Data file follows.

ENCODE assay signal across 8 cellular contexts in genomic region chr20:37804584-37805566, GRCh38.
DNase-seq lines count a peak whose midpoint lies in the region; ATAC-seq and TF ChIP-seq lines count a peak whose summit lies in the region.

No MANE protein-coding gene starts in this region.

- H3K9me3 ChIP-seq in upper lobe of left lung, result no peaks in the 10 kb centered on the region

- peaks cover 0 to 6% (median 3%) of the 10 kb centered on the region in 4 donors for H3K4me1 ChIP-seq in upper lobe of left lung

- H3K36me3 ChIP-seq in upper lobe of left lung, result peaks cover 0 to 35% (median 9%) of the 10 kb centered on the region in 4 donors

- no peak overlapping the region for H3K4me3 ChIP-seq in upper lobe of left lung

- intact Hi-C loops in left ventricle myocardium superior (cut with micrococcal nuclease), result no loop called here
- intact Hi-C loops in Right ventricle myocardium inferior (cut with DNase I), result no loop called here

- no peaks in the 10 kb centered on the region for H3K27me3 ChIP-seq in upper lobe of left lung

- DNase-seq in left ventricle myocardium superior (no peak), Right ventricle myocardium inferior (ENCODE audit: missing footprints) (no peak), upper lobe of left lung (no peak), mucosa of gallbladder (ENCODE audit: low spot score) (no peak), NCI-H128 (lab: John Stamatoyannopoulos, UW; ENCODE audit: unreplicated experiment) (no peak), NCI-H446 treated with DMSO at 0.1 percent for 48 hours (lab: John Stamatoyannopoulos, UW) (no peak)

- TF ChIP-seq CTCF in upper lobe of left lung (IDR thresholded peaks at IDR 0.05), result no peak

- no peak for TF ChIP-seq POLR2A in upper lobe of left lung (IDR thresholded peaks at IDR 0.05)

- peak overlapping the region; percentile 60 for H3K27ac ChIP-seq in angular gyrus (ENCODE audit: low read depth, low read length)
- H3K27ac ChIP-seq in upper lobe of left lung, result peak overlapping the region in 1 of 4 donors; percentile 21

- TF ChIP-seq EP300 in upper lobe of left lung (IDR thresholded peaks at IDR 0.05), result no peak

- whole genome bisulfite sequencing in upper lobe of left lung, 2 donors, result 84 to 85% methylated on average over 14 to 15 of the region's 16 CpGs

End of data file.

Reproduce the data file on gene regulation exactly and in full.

ENCODE assay signal across 8 cellular contexts in genomic region chr20:37804584-37805566, GRCh38.
DNase-seq lines count a peak whose midpoint lies in the region; ATAC-seq and TF ChIP-seq lines count a peak whose summit lies in the region.

No MANE protein-coding gene starts in this region.

- H3K9me3 ChIP-seq in upper lobe of left lung, result no peaks in the 10 kb centered on the region

- peaks cover 0 to 6% (median 3%) of the 10 kb centered on the region in 4 donors for H3K4me1 ChIP-seq in upper lobe of left lung

- H3K36me3 ChIP-seq in upper lobe of left lung, result peaks cover 0 to 35% (median 9%) of the 10 kb centered on the region in 4 donors

- no peak overlapping the region for H3K4me3 ChIP-seq in upper lobe of left lung

- intact Hi-C loops in left ventricle myocardium superior (cut with micrococcal nuclease), result no loop called here
- intact Hi-C loops in Right ventricle myocardium inferior (cut with DNase I), result no loop called here

- no peaks in the 10 kb centered on the region for H3K27me3 ChIP-seq in upper lobe of left lung

- DNase-seq in left ventricle myocardium superior (no peak), Right ventricle myocardium inferior (ENCODE audit: missing footprints) (no peak), upper lobe of left lung (no peak), mucosa of gallbladder (ENCODE audit: low spot score) (no peak), NCI-H128 (lab: John Stamatoyannopoulos, UW; ENCODE audit: unreplicated experiment) (no peak), NCI-H446 treated with DMSO at 0.1 percent for 48 hours (lab: John Stamatoyannopoulos, UW) (no peak)

- TF ChIP-seq CTCF in upper lobe of left lung (IDR thresholded peaks at IDR 0.05), result no peak

- no peak for TF ChIP-seq POLR2A in upper lobe of left lung (IDR thresholded peaks at IDR 0.05)

- peak overlapping the region; percentile 60 for H3K27ac ChIP-seq in angular gyrus (ENCODE audit: low read depth, low read length)
- H3K27ac ChIP-seq in upper lobe of left lung, result peak overlapping the region in 1 of 4 donors; percentile 21

- TF ChIP-seq EP300 in upper lobe of left lung (IDR thresholded peaks at IDR 0.05), result no peak

- whole genome bisulfite sequencing in upper lobe of left lung, 2 donors, result 84 to 85% methylated on average over 14 to 15 of the region's 16 CpGs